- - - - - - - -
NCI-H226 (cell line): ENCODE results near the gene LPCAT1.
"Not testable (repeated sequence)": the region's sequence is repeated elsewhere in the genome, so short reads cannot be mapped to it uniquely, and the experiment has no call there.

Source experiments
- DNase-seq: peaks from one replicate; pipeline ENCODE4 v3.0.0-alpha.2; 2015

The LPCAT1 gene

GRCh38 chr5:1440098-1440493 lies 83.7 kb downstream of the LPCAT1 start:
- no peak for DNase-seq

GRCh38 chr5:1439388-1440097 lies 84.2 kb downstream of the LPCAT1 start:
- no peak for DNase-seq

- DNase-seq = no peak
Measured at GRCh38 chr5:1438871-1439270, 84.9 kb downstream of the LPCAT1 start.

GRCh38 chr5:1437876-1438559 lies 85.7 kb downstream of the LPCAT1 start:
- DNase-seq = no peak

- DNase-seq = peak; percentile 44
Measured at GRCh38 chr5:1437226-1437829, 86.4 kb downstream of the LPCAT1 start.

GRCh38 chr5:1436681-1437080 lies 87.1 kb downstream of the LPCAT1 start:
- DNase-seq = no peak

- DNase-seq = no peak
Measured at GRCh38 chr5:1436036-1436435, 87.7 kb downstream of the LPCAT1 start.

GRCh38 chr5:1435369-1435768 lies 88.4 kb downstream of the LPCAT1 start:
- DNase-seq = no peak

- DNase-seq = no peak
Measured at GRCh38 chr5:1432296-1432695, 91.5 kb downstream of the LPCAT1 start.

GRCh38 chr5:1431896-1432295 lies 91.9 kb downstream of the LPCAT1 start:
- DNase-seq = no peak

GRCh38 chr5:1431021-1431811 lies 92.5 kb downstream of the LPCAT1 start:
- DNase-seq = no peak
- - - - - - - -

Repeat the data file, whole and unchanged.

NCI-H226 (cell line): ENCODE results near the gene LPCAT1.
"Not testable (repeated sequence)": the region's sequence is repeated elsewhere in the genome, so short reads cannot be mapped to it uniquely, and the experiment has no call there.

Source experiments
- DNase-seq: peaks from one replicate; pipeline ENCODE4 v3.0.0-alpha.2; 2015

The LPCAT1 gene

GRCh38 chr5:1440098-1440493 lies 83.7 kb downstream of the LPCAT1 start:
- no peak for DNase-seq

GRCh38 chr5:1439388-1440097 lies 84.2 kb downstream of the LPCAT1 start:
- no peak for DNase-seq

- DNase-seq = no peak
Measured at GRCh38 chr5:1438871-1439270, 84.9 kb downstream of the LPCAT1 start.

GRCh38 chr5:1437876-1438559 lies 85.7 kb downstream of the LPCAT1 start:
- DNase-seq = no peak

- DNase-seq = peak; percentile 44
Measured at GRCh38 chr5:1437226-1437829, 86.4 kb downstream of the LPCAT1 start.

GRCh38 chr5:1436681-1437080 lies 87.1 kb downstream of the LPCAT1 start:
- DNase-seq = no peak

- DNase-seq = no peak
Measured at GRCh38 chr5:1436036-1436435, 87.7 kb downstream of the LPCAT1 start.

GRCh38 chr5:1435369-1435768 lies 88.4 kb downstream of the LPCAT1 start:
- DNase-seq = no peak

- DNase-seq = no peak
Measured at GRCh38 chr5:1432296-1432695, 91.5 kb downstream of the LPCAT1 start.

GRCh38 chr5:1431896-1432295 lies 91.9 kb downstream of the LPCAT1 start:
- DNase-seq = no peak

GRCh38 chr5:1431021-1431811 lies 92.5 kb downstream of the LPCAT1 start:
- DNase-seq = no peak